Capitalist pigs

The sordid tales of Enron plutocrats looting the company of its treasure as their employees and shareholders faced ruin are enough to turn you into a class warrior.

Topics: Enron,

A showdown is brewing in a Houston federal district court that makes most classic western face-offs look like kindergarten pillow fights.

On one side huddle 29 top Enron executives and board members who unloaded stock worth $1.1 billion over the last three years — a period during which, we now know, Enron was grossly misstating its true revenue and profit figures in its publicly available financial filings.

On the other side swagger a gaggle of class action lawyers doing their best Clint Eastwood “hang ‘em high” imitations, hired by Amalgamated Bank of Chicago — “A Union Bank for Unions and Union Members,” no less! — on behalf of pension funds and other shareholders who lost hundreds of millions of dollars when Enron collapsed. Their immediate goal: to freeze the bank accounts of those 29 Enron honchos while they go about their business convincing the judge of their mildly worded claim that “Enron is a grotesque fraud — a financial monstrosity of manipulation and falsification.”

Does class warfare get any better than this?

OK, even with the union angle, it’s a stretch to cast a bunch of big pension funds and other institutional investors in the role of the little guy who has nothing to lose but his chains. But there’s still something about this particular tussle that gets the proletarian-rage juices flowing. Treasury Secretary Paul O’Neill says that Enron’s collapse is the free market in action, evidence of the “genius of capitalism.” But in an age where the workers’ paradise of communism is remembered about as well as Herman’s Hermits, the lords of Enron somehow managed to pull off a feat so stunning one can only gape: They made capitalism look bad.

For starters, the $1.1 billion in stock gains by Enron insiders is just a conservative estimate based on what the execs were legally required to report. There are plenty of ways to get around such requirements, if you’re willing to operate in the higher altitudes of imaginative stock manipulation — a nether region where people actually understand what “zero cost collar” deals and “equity swaps” mean.



And if there’s one thing we can say with confidence about Enron executives, it’s that they weren’t afraid of such heights: If there was a dodgy, cutting-edge, “innovative” way to get around the spirit and letter of the law to be found, they were looking for it. This is a company, after all, that, in order to avoid paying federal income taxes, set up more than 800 subsidiaries in the Cayman Islands alone.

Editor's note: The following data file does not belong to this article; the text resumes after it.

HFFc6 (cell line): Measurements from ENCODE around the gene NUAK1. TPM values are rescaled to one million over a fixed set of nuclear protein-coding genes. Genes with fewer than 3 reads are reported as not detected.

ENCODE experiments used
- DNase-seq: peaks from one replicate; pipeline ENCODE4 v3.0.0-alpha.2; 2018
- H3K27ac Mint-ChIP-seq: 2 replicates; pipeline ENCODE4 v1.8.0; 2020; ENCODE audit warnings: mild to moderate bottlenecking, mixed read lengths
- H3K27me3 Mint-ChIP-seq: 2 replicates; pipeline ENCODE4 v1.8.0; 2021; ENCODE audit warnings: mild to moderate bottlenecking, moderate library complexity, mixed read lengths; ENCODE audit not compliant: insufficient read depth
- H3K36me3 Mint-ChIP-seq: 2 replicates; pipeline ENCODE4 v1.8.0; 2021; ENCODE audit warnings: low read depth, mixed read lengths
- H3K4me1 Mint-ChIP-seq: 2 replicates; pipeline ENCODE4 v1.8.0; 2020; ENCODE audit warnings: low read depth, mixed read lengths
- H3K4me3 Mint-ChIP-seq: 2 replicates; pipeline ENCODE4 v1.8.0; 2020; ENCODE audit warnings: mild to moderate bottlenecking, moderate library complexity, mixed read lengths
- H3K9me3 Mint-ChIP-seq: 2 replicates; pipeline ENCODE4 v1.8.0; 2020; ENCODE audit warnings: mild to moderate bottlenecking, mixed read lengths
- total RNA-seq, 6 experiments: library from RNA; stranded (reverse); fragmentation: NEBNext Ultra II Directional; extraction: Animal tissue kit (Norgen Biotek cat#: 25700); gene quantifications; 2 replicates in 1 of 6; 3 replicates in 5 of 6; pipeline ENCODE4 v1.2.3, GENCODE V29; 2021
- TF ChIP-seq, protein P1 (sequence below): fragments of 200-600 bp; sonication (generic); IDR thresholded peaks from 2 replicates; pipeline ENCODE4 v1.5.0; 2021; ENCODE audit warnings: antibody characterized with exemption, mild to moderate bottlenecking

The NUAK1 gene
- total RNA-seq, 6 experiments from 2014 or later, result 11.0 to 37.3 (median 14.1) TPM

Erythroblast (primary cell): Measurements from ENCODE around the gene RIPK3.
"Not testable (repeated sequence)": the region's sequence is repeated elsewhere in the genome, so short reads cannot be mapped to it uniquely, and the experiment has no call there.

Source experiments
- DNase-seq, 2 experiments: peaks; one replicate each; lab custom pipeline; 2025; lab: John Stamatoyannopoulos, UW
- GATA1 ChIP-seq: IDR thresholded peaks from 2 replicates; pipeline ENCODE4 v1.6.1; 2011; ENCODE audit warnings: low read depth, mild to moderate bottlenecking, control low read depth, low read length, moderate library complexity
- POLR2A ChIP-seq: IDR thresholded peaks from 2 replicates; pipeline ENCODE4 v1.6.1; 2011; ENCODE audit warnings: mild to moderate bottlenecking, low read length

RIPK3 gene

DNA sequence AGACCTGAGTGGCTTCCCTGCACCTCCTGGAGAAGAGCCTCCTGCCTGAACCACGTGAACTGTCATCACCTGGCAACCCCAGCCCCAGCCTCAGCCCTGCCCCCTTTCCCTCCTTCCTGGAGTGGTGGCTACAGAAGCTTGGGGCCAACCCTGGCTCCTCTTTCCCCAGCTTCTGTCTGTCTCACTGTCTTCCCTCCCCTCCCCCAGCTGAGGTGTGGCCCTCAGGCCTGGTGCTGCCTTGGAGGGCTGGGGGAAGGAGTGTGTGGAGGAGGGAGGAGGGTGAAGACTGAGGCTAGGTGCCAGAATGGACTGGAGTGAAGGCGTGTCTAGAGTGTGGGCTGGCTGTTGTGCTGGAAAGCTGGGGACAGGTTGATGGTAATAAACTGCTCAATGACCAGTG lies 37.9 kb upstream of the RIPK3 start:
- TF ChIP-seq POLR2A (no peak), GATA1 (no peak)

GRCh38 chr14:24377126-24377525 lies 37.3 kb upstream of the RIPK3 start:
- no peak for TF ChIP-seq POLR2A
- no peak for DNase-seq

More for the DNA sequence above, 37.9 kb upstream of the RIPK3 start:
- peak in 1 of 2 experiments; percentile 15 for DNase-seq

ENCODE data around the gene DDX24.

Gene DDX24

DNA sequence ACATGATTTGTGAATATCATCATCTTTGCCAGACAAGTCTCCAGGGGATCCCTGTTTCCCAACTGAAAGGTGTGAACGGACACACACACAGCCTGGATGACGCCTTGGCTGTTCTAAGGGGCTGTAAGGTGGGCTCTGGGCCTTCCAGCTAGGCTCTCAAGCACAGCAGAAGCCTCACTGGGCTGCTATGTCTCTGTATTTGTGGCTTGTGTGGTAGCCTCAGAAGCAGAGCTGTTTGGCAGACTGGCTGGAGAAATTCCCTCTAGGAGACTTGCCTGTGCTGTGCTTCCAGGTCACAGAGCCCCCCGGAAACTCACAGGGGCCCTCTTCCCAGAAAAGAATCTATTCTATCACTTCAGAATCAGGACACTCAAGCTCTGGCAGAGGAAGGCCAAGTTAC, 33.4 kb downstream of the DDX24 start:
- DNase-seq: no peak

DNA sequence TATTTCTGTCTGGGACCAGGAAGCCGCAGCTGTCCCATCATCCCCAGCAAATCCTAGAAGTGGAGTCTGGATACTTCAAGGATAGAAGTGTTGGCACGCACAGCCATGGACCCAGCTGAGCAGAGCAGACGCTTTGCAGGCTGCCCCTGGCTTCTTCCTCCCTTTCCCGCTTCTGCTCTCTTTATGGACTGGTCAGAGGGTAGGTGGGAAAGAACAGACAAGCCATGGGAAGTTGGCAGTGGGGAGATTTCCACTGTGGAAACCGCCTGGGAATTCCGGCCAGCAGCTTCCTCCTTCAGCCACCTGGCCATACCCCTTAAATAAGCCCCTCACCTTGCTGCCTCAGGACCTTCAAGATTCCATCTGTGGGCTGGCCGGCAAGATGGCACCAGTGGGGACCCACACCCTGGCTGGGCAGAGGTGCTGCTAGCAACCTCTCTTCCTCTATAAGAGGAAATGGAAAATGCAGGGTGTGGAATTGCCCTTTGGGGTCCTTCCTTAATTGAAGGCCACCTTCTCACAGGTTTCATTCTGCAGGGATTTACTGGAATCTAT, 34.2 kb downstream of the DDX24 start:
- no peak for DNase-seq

Ouch! Hanging’s too good for the likes of these rascals. In their greed to cash in, Enron’s executives didn’t just screw their own employees, shareholders, and bankers (not to mention American taxpayers); they discredited the whole system. One wonders who would be more delighted to see Ken Lay, Jeff Skilling, Andrew Fastow and the rest of these bunglers locked up in a stockade — the investors who had no idea of the extent of Enron’s shell game, or the Enron bosses’ counterparts at other “innovative” corporations, who are shuddering at the thought that their books might now get a thorough going-over by the IRS, the SEC and a legion of securities analysts. Who knows — Lay might even go down in history as the man who broke Wall Street!

Well, that’s probably not too likely. But at least we can be confident of one thing: Enron managers such as Fastow, who appears to have been the mastermind of the “special purpose entities” through which Enron hid so much of its debt and fueled so much of its growth, are going to have a hard time doing more damage over the next decade or so — they’ll be too busy defending themselves from the cascading flood of class action suits and criminal investigations bound to dog them for years to come. But is that enough of a punishment?

Drastic measures are clearly called for, if only to prevent the working people of this country from rising up in a tidal wave of wrath and swamping brokerages everywhere. After all, when one hears Robert Bennett, Lay’s lawyer, brazenly declare, “I am unaware of any evidence that supports the allegation there was improper selling by members of the board or senior management,” who wouldn’t be hard pressed not to run screaming around the streets with a hammer and sickle looking for something, anything, to expropriate?

The evidence is rapidly piling up that Enron’s executives sold stock when they already knew hard times were coming, that they lied about the financial health of their company to their employees, their shareholders and the analysts responsible for covering them and that they ignored the entreaties of some of their own in-house colleagues who begged them to clean up the mess before it was too late. When a senior staff attorney goes to the extraordinary lengths of secretly hiring outside counsel to determine whether Enron’s accounting practices are legal, you know things are pretty rotten.